Having to sign for a newspaper or a chocolate bar in a newsagent was the norm before Chip and PIN, and now even that has become a chore since contactless payment was introduced.

But as much as many of us undoubtedly treasure the convenience of using contactless, and how it has revolutionised our money-spending methods, should we be concerned about reports that it has enabled a new wave of modern-day pickpockets?

One in 10 card payments are now contactless, The UK Card Association said in October, and although we hear more and more about contactless cards - word on the dangers of having one seems to slip through the net.

Roi Perez, community manager of the Twickenham based SC magazine - a computer security magazine - claims £20 was stolen from his card through an unauthorised contactless payment on his journey home from work.

A man bumped into him on a crowded South West train, he said, and continued to stand "suspiciously" close to his wallet.

He said: "It didn't feel like a casual bump on a busy train, where people bump into you constantly, he stayed there for a little too long and I felt very suspicious about it."

Mr Perez then realised an "illegal transaction" took place, called his bank, and the stolen money was refunded.

Is this the modern day Fagin, equipped with a card reader, using the underground to operate as commuters scuttle around tapping in and out?

There are no statistics available to suggest just how common these contactless thefts are, and the London Transport Police say they have no record of any theft or fraud related to contactless payments.

However an investigation by the consumer magazine Which? found last year saw researchers use readily available card readers to "steal" crucial data from contactless cards, which could then be used to spend online.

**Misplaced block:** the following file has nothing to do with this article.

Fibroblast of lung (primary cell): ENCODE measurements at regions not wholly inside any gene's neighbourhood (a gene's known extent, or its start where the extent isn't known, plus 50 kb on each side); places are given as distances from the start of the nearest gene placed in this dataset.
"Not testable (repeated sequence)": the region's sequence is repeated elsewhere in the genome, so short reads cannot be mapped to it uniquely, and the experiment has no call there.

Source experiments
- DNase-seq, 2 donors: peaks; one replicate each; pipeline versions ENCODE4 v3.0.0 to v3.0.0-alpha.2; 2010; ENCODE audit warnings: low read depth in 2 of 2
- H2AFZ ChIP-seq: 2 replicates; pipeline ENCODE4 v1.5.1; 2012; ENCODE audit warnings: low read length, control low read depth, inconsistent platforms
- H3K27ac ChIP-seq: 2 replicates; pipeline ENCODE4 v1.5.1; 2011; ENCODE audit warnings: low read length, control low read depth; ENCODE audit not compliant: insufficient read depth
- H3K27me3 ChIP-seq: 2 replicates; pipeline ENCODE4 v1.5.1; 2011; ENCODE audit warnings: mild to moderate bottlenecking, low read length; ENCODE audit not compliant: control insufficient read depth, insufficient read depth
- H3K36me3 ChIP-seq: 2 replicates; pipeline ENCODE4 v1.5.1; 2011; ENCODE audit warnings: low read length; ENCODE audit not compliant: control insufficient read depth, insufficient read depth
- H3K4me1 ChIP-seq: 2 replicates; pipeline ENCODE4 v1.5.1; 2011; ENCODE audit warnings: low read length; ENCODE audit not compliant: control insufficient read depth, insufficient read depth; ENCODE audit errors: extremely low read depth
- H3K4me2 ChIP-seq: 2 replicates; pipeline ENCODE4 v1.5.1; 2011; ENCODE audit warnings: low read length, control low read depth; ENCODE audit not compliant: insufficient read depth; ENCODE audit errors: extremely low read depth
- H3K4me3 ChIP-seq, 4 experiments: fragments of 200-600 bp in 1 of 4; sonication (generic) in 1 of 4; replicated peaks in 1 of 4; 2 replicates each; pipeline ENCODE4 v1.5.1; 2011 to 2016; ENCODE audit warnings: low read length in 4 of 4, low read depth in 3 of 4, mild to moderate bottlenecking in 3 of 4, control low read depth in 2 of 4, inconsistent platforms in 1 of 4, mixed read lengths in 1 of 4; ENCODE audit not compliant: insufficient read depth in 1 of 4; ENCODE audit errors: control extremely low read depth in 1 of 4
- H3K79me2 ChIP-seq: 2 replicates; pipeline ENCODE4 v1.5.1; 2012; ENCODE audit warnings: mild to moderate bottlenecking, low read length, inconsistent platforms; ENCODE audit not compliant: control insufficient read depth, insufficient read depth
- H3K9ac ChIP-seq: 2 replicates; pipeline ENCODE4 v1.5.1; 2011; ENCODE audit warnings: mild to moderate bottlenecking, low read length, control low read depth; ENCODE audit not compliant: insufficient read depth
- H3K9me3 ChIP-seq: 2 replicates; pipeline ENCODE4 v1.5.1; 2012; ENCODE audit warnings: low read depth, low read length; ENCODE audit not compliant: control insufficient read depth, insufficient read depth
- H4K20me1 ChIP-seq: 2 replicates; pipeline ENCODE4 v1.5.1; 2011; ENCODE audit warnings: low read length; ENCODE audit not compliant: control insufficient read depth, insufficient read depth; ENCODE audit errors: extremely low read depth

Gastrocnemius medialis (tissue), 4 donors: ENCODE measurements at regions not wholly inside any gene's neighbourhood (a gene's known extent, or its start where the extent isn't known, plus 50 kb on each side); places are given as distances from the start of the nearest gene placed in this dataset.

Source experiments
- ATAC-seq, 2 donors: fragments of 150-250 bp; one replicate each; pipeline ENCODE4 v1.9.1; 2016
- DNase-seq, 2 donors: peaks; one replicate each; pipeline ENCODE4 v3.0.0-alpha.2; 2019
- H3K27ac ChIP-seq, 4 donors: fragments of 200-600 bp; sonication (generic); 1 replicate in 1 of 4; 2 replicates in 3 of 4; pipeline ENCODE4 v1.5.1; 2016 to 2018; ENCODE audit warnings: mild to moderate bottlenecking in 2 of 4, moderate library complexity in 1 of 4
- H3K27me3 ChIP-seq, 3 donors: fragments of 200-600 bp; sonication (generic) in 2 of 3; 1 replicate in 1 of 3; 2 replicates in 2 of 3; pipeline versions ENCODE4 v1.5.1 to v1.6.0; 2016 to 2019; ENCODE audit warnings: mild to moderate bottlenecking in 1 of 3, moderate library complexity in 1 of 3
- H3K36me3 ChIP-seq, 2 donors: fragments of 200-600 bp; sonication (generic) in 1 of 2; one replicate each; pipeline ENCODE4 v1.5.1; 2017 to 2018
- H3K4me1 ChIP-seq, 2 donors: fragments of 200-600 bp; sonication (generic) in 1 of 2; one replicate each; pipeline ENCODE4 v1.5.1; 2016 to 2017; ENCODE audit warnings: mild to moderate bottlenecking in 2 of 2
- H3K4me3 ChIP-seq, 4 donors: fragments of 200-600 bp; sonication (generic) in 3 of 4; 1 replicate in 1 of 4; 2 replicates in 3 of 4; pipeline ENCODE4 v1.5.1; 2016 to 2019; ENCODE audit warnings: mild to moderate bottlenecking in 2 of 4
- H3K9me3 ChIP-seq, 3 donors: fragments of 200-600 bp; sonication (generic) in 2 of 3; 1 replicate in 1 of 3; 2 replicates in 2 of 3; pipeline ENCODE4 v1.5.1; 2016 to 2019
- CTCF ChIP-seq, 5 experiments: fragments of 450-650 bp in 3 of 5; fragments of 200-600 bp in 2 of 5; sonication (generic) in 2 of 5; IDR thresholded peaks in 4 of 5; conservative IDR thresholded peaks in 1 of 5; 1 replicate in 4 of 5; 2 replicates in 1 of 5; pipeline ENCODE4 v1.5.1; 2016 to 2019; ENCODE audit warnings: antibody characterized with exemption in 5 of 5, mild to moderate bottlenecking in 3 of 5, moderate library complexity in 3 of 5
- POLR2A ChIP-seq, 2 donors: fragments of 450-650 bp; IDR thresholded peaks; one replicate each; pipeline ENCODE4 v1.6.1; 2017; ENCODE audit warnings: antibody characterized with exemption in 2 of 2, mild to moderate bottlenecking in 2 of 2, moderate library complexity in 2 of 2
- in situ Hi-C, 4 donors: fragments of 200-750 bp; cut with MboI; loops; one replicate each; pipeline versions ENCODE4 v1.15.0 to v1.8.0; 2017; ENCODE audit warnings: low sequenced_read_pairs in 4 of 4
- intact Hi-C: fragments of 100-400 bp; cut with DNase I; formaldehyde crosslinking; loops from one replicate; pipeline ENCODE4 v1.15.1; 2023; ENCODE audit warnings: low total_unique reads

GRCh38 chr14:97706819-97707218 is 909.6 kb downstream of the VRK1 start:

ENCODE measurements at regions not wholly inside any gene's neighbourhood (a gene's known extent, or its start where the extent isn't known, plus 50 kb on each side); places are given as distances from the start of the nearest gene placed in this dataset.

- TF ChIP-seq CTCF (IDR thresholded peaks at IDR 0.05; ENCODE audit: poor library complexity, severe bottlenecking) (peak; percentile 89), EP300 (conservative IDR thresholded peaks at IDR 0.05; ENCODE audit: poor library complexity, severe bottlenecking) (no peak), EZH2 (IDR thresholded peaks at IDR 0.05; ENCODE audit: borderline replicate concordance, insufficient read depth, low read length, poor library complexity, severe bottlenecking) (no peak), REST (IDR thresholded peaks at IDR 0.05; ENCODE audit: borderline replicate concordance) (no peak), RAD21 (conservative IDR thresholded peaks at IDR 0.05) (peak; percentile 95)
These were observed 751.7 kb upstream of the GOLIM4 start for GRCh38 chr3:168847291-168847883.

The researchers used 10 different credit and debit cards - all meant to be coded to "mask" personal data - and were able to read the data that was supposed to be hidden.

Richard Koch, head of policy at the UK Cards Association, said: "Instance of fraud on contactless cards are extremely rare, with less of less than a penny for every £100 spend on contactless."

He added that additional data such as the cardholder's address and card security code are needed before a purchase can be confirmed.

But with the "stolen" information, Which? were able to order a £3,000 TV from a mainstream online shop under a false name and address.

Although Which? exposed these flaws, a spokesperson said that consumers should still feel confident using contactless, but there is good reason to be concerned.

Card readers used for the investigation are readily available to buy online and, according to experts, can be tampered with to take money from cards at a distance. So now we're not just dealing with a modern-day Fagin, but a full-on virtual money-sucking monster.

Mr Perez said: "The card readers are so readily available now, once you get hold of one you can modify it and do whatever you want with it."

Peter Eisenegger, privacy standard expert at the National Consumers Federation, was part of an expert group that developed European Standards covering the use of contactless cards.

"It may be possible for a small percentage of cards to be read 15 to 20cm from the reader," he said.

"It is vital to protect consumers from fraudsters who have the know-how to develop mobile card readers with much greater reading distances than those used by retailers."

He said that considering the volume of contactless transactions taking place, even if this was to occur to 0.1% of cases, many consumers could be affected.

Mr Perez is sure there is no a way to intervene with this revolutionary method of payment.

He said: "I definitely think that contactless cards are a good thing overall, because for a consumer they make a huge amount of sense.

"But there is a huge argument to say that they are susceptible to theft, and while it is something we cannot avoid, people need to be super, super vigilant.

Credit card covers known as 'card shields' are now available to prevent data being stolen from contactless cards. This is a more sophisticated method of protection, next to lining your wallet with foil.

Does this mean people are living hopelessly with contactless paranoia? If it does then the growing trade in card shields suggests they may not be alone.